– The epic nature of the story is undeniable: Anything that I write here would not adequately speak to the sheer volume of what this show’s sorting out, and I’ve seen six episodes that barely scratch the story’s surface. This first season follows Rosamund Pike’s quest as Moiraine, a member of the Aes Sedai, a group of ladies (and only ladies) who possess immense magical powers. This is a story where reincarnation is the sh*t — hence The Wheel Of Time title, which isn’t exactly a “time is a flat circle” thing — and that includes Moiraine’s assertion that the Dragon Reborn, who will be the key to humanity’s fate is among a group of young adults. That person, whoever it might be, has quite a job ahead of them against evil forces. There are battles and showdowns and a quest, and yes, all epic and rendered against beautifully vast landscapes with plenty of adult themes and graphic violence to shake your home theater system.

– Rosamund Pike: That’s a big enough point here to stand on its own. She’s the biggest name, and granted, she’s not playing a sociopath here. Yes, that’s unfortunate because “deranged” is what she does best, but it’s nice to see her stretch her wings. She’s much more restrained than usual in this role, but it’s swell to have her around as an anchoring presence amid a cast of largely unknowns (shoutout to Daniel Henney, who holds down the Lan Mandragora role, which bears some passing similarities to Jorah Mormont). I do, however, wonder why producers somehow did not slide Sean Bean into this show. That would make for some nice crossover potential.

– It’s all about finding your new Thrones: Sometimes it’s easy to forget, especially when a show was such a cultural juggernaut, that the way Thrones hit was highly specific to individual taste, and different aspects of the show landed differently with different people. What I’m saying is this: Thrones managed to appeal for a myriad of reasons, including the colorful characters, morphing motives, magical storylines, the tantalizing (although sometimes disappointing) reveal of villains, the maneuverings of power, and the game itself, and so on. That leads me to believe that the search for the next Game of Thrones is a search in vain. This should be more about viewers’ search for their own next Thrones. And for a decent amount of people, The Wheel Of Time will fit that bill. Some people will still prefer The Witcher or wait for Lord of the Rings or some other streaming show to come in the future.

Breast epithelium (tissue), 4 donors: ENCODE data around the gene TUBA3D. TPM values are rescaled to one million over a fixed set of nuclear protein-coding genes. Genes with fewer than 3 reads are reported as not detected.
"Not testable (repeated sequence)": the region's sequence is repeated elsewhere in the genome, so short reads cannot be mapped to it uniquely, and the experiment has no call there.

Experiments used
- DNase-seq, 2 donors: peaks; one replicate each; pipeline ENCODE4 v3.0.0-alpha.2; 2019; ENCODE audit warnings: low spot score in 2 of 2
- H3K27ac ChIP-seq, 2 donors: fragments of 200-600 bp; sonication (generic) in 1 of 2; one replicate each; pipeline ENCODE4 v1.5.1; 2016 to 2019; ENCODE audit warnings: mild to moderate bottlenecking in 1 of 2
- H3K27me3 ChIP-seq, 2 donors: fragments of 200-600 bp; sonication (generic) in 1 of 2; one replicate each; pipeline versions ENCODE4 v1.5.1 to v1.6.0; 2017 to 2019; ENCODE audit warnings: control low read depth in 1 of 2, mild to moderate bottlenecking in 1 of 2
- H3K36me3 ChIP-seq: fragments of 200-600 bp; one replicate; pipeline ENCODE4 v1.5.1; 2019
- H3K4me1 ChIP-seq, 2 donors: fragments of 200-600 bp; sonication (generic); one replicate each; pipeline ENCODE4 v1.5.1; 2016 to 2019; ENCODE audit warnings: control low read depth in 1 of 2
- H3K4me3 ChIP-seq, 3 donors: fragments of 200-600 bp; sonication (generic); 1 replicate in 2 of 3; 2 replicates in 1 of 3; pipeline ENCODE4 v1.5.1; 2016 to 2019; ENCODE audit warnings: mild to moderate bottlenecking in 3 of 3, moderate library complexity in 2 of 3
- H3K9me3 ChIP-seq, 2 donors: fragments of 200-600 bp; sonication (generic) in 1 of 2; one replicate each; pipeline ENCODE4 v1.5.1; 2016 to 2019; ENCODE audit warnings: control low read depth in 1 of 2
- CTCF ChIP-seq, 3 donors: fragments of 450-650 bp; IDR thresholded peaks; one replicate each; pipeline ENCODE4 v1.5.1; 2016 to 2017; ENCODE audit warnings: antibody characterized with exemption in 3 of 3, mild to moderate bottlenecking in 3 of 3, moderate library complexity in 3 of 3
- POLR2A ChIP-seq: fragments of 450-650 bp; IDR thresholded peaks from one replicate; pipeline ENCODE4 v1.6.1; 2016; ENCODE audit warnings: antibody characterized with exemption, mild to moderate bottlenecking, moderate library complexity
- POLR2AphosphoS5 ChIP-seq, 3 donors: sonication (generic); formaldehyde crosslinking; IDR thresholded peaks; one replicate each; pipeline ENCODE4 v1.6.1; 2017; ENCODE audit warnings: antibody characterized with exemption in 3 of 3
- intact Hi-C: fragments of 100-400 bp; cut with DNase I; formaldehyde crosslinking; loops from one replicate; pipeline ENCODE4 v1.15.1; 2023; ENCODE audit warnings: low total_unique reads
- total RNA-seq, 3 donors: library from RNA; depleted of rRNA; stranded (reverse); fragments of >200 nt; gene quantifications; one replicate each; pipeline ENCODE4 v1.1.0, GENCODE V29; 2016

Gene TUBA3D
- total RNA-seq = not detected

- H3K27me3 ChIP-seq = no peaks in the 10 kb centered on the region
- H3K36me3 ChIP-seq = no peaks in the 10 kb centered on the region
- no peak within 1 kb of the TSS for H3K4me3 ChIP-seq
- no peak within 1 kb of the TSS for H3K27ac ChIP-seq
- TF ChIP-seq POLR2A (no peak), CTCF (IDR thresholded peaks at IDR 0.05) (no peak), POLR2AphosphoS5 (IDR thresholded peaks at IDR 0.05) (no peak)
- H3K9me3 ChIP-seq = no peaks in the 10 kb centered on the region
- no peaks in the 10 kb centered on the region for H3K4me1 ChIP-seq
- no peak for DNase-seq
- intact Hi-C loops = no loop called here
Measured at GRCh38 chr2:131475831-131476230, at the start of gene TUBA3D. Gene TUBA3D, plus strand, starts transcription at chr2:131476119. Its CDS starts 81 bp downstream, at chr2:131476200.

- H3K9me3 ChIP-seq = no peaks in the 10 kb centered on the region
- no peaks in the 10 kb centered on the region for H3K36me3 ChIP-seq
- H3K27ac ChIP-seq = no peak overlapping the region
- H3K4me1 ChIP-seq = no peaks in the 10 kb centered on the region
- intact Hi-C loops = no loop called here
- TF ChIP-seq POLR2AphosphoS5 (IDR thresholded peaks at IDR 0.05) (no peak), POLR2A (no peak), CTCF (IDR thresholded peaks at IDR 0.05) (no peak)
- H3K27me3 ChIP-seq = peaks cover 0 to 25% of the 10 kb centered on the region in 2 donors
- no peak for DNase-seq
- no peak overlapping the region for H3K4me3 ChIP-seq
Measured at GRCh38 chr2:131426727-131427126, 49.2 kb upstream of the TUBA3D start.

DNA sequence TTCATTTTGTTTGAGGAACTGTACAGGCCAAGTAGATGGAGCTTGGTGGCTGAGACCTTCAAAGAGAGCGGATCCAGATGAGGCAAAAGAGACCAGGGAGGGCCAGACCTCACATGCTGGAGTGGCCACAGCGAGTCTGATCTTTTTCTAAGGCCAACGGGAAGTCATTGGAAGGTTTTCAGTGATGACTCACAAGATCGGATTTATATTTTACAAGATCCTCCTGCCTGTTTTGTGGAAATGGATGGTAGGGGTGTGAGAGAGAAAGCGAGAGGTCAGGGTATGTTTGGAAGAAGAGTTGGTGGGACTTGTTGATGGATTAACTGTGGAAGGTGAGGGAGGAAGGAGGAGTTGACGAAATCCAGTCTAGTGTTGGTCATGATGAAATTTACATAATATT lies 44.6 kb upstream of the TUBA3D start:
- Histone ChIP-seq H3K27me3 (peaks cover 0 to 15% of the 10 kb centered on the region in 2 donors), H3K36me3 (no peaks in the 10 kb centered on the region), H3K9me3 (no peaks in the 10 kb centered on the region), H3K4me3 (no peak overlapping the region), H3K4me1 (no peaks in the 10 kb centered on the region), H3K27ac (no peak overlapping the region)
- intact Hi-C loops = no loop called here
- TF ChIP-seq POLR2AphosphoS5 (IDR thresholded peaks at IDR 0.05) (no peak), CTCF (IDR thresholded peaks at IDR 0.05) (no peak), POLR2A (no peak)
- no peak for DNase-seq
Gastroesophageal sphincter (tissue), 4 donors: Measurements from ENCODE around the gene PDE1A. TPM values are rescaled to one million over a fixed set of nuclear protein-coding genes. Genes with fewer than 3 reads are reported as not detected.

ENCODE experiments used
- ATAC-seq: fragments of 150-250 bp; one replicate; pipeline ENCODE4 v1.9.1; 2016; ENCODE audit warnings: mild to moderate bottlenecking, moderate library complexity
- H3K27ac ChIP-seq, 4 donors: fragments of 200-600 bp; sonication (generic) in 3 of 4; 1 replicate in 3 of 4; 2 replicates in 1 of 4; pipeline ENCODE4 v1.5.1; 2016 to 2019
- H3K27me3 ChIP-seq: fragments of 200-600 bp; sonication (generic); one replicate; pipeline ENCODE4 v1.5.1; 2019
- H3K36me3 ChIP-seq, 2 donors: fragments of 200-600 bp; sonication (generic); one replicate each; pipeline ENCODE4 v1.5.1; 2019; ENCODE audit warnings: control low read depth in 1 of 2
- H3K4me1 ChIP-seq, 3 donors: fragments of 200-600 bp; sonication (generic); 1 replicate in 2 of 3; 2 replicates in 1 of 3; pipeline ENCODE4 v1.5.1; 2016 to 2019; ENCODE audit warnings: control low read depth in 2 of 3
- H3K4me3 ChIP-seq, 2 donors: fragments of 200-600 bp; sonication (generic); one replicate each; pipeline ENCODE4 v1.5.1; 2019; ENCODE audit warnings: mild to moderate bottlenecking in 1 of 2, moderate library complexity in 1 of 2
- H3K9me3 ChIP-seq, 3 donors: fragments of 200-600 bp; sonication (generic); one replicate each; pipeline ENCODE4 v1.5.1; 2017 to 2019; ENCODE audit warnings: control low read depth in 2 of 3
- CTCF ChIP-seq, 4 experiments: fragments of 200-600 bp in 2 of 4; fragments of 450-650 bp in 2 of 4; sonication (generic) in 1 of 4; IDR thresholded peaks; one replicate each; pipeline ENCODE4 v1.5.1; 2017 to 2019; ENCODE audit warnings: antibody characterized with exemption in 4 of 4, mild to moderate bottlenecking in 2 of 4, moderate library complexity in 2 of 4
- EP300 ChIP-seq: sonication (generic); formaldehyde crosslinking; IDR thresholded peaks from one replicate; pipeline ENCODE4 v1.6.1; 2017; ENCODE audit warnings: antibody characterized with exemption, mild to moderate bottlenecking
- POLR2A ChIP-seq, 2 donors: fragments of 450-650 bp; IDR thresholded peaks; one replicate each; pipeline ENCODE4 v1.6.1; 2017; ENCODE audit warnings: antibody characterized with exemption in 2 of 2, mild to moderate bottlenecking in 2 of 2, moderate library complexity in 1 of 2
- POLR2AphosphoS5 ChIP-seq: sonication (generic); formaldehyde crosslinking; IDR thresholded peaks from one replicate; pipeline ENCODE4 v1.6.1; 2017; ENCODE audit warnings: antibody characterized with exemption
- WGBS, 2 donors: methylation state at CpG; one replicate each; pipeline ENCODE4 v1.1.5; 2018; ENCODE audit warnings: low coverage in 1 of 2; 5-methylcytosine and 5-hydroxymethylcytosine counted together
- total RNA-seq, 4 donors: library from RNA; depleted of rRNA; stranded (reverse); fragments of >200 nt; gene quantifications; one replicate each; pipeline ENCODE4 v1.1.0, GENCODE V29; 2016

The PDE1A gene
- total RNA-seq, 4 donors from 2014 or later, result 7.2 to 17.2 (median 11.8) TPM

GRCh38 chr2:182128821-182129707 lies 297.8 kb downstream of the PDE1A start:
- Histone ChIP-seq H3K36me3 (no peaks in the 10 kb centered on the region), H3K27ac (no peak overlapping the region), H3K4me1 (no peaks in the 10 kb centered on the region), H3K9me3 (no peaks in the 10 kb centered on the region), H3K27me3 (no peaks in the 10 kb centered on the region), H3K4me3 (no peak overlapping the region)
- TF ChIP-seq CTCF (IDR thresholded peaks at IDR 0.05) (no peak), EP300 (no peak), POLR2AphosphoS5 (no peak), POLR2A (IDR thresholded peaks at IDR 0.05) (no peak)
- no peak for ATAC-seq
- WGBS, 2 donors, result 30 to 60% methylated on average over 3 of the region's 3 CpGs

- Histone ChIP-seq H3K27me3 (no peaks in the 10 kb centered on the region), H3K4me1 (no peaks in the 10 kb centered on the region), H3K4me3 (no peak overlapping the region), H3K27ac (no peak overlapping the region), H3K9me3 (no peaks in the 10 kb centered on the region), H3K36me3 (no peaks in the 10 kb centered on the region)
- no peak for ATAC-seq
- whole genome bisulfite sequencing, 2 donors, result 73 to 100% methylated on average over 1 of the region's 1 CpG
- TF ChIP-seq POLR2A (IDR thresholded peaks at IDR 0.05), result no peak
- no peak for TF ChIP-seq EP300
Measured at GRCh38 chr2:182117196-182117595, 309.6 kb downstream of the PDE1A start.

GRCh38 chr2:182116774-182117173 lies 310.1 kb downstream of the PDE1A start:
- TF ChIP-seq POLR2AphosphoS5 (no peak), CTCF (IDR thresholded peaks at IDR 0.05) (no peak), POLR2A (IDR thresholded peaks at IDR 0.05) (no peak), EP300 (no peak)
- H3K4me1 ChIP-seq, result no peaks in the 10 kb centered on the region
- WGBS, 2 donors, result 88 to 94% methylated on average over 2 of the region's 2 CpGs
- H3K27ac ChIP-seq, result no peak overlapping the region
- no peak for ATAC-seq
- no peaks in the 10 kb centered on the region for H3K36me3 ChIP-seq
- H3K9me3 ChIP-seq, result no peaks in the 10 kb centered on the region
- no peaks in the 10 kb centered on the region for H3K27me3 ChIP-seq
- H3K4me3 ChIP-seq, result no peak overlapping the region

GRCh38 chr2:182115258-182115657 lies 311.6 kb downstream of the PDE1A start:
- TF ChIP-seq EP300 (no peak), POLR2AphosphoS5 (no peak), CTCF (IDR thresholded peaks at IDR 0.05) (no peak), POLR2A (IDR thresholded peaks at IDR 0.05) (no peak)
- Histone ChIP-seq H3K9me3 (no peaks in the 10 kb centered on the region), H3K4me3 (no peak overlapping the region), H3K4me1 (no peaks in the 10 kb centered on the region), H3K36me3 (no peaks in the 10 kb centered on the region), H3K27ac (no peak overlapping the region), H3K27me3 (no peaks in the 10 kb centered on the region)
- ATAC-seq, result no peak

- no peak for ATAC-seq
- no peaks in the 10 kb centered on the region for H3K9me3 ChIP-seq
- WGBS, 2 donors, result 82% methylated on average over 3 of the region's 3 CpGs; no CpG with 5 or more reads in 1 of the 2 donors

– Don’t overthink it, man: It’s easy to get tripped up during the first few The Wheel Of Time episodes while attempting to make sense of dozens of characters. And it’s easy to not care too much about the out-of-the-gate battle scenes without having established emotional stakes in these characters, but the tapestry does begin to fall into place. So, if you’re looking for another Thrones, keeping an open mind (even if you haven’t read a show’s source material, and there’s a huge time investment if you actually want to read Jordan’s books now) is key. You’ll hopefully find what you’re looking for, but first, you’ll have to give it a shot.

Amazon Prime’s ‘The Wheel Of Time’ debuts on Friday, Nov. 19.